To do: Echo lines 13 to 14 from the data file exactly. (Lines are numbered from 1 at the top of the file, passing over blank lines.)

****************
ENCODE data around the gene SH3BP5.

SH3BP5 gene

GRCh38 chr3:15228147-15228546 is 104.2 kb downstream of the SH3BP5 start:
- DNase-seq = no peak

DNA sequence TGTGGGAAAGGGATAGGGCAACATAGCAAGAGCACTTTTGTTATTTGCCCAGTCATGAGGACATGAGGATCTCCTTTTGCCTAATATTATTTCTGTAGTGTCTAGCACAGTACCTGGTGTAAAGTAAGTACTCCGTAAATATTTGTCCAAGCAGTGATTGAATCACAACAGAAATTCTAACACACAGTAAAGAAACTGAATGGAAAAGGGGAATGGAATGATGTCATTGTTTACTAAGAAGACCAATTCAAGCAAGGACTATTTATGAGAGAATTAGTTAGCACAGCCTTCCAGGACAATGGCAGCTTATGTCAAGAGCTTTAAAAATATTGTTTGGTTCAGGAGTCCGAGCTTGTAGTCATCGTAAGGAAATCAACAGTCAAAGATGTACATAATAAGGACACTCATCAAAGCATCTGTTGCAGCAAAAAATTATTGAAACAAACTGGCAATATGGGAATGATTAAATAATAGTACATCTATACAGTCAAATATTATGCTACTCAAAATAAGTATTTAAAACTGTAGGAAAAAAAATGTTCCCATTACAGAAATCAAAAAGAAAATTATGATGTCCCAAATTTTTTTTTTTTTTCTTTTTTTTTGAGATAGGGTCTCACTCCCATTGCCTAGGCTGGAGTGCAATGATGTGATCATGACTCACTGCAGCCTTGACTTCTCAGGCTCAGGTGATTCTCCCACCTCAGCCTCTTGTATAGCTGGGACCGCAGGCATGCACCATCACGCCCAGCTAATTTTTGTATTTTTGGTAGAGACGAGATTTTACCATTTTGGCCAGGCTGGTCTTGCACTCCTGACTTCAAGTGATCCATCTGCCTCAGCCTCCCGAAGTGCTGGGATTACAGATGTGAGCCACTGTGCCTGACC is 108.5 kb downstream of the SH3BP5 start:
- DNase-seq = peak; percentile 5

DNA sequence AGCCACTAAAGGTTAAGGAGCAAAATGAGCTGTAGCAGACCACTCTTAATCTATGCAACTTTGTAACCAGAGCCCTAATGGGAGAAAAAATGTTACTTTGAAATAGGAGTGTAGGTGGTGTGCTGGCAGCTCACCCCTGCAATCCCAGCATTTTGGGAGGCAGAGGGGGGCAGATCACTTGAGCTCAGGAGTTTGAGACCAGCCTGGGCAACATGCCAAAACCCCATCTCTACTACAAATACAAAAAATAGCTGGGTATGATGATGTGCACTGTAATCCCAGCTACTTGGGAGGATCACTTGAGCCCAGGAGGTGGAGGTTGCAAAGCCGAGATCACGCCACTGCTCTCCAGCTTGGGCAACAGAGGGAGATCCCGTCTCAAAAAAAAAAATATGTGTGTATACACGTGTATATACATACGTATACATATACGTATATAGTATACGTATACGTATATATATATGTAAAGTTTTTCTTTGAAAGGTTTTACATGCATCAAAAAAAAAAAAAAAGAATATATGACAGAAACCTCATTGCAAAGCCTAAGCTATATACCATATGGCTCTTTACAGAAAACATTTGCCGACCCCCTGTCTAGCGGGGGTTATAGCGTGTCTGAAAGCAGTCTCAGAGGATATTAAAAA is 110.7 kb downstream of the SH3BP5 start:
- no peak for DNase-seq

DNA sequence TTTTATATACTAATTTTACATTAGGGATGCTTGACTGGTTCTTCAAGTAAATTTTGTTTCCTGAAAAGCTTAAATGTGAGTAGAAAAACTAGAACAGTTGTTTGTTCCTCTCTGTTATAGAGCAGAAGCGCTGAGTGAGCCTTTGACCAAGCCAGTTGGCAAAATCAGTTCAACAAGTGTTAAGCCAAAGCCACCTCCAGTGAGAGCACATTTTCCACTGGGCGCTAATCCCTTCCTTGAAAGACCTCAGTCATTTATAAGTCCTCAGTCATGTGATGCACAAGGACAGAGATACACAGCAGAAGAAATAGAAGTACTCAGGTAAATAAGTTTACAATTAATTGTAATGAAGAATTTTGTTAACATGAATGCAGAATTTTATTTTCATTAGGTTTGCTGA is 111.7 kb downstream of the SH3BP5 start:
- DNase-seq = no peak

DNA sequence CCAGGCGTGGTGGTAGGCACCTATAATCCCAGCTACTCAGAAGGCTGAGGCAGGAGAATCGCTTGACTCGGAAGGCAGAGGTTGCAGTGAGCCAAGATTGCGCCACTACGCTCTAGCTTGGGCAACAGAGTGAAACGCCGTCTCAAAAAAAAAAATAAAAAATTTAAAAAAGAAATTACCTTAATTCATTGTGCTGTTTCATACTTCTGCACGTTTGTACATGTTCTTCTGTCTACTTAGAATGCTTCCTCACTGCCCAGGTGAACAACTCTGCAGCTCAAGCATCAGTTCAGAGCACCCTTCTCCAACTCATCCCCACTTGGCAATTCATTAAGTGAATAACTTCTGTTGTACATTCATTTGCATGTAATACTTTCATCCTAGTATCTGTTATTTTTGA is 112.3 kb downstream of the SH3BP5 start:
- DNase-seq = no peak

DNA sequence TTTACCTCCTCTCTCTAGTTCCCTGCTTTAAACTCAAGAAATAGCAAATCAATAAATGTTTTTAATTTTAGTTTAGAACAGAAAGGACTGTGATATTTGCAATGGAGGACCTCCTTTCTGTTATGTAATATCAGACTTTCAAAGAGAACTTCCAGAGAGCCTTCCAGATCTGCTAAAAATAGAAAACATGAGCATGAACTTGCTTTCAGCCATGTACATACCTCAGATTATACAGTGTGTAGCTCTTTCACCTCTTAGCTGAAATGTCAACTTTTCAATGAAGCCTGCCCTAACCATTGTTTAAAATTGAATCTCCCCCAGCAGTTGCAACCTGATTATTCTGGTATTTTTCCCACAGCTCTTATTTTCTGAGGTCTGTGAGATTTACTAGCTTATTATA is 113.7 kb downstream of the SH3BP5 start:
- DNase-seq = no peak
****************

DNA sequence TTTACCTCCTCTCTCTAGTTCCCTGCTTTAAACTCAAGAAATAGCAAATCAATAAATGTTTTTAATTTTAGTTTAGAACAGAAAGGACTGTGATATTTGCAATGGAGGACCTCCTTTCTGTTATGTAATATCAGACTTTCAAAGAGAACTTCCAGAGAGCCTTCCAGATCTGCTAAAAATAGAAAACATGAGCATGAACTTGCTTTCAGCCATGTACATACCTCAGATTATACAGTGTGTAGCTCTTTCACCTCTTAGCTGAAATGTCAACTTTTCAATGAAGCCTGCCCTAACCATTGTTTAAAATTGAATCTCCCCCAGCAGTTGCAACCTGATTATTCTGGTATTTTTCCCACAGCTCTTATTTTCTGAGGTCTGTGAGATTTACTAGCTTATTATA is 113.7 kb downstream of the SH3BP5 start:
- DNase-seq = no peak